It can be confusing to know which business structure to choose when you’re getting ready to start your company.
And if you’re a licensed professional, this can be even more challenging.
In this guide, we’ll take a quick look at the difference between LLCs and PLLCs, and provide an overview of when a PLLC is likely to be necessary.
Both LLCs and PLLCs are limited liability companies. As we’ve covered extensively on our blog, limited liability companies are business entities that are separate from the person or people that own them.
Limited liability companies are easy to form, and are flexible when it comes to business structure, and have the benefit of pass-through taxation. Most importantly, they provide the owners with liability protection in cases of lawsuits or debts.
As such, certain professionals may be inclined to file as a limited liability company rather than remain a sole proprietor (you can read about the difference in our guide here).
PLLCs, or Professional LLCs, are nearly identical to regular LLCs.
Some states, however, require PLLCs if the professional works in a particular sort of industry.
The types of jobs that most commonly require one to have a PPLC are typically those which require some higher degree of training, knowledge or technical expertise.
This includes attorneys, CPAs, architects, engineers, and even health care professionals — in short, jobs that require some type of professional license.
While anyone can be a member of an LLC, state laws usually state that only licensed professionals can become members of a PLLC.
When it comes to policy on LLCs vs. PLLCs, states vary wildly.
New York, for example, is one of the strictest states in the country in this regard. Here, PLLCs are technically called professional service limited liability companies, and one must be licensed in the occupation in order to file.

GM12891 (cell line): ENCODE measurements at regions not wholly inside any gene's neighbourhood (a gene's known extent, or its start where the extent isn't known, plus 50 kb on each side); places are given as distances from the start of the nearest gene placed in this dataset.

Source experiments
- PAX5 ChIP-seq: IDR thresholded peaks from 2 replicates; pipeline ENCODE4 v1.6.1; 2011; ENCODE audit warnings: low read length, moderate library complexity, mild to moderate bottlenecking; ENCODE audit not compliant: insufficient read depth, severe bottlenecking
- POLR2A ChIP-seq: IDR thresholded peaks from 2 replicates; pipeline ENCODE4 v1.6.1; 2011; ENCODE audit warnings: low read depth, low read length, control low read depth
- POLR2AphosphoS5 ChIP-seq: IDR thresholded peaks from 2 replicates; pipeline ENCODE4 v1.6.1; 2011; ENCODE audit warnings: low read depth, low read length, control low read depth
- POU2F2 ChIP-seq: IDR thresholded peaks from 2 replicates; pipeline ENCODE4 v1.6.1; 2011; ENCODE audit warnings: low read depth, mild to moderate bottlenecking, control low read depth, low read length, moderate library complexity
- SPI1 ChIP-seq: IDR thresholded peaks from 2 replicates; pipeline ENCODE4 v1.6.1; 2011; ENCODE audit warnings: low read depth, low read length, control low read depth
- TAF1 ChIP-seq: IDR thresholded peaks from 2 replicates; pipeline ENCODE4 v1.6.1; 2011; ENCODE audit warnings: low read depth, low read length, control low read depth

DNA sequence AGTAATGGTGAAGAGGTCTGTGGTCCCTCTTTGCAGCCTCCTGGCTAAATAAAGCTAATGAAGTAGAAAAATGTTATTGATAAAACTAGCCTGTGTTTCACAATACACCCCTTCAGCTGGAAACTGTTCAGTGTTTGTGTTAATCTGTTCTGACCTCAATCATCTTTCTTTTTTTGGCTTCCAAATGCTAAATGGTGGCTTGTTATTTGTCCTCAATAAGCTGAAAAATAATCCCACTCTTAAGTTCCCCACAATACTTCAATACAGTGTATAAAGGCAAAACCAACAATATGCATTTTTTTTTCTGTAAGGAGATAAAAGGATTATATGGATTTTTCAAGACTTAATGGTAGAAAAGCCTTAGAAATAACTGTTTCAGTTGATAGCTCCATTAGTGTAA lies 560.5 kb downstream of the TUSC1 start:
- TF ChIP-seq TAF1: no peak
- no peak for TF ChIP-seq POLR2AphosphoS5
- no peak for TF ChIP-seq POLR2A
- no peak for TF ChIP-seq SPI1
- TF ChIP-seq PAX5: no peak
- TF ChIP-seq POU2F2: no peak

The state does not provide a full list of professions that require a PLLC, so it’s important to check with a local attorney to be sure.
Elsewhere, the process of forming an LLC is much more straightforward.
Several states don’t recognize PLLCs. These include Delaware, the most popular state for filing an LLC, and Wyoming, where fees are low and taxes are generally seen as business-friendly, as well as many more.
Forming a PLLC looks a lot like forming an LLC, with one key difference.
Typically, a state licensing board will first have to approve a PLLC’s articles of organization. Again, the exact requirements vary from state to state, so be sure to consult an expert in the state in which you’re filing.
From there, filing should be straightforward. Just like an LLC, you’ll need to appoint a registered agent, obtain an Employee Identification Number, and set up a business bank account.
Remember to make sure all PLLC members keep their professional licenses up to date in order to remain in compliance.
It’s important to note that while PLLCs offer many of the same legal protections as LLCs, members are still vulnerable to individual malpractice suits. As a result, individual members may need to carry their own malpractice insurance.
It can be a pain to set up a PLLC, especially if you're eager to get your business up and running right away. But with just a little bit of diligence, you’ll be on your way in no time.
As always, be sure to contact a filing expert if you’re unsure of the rules and requirements in your state.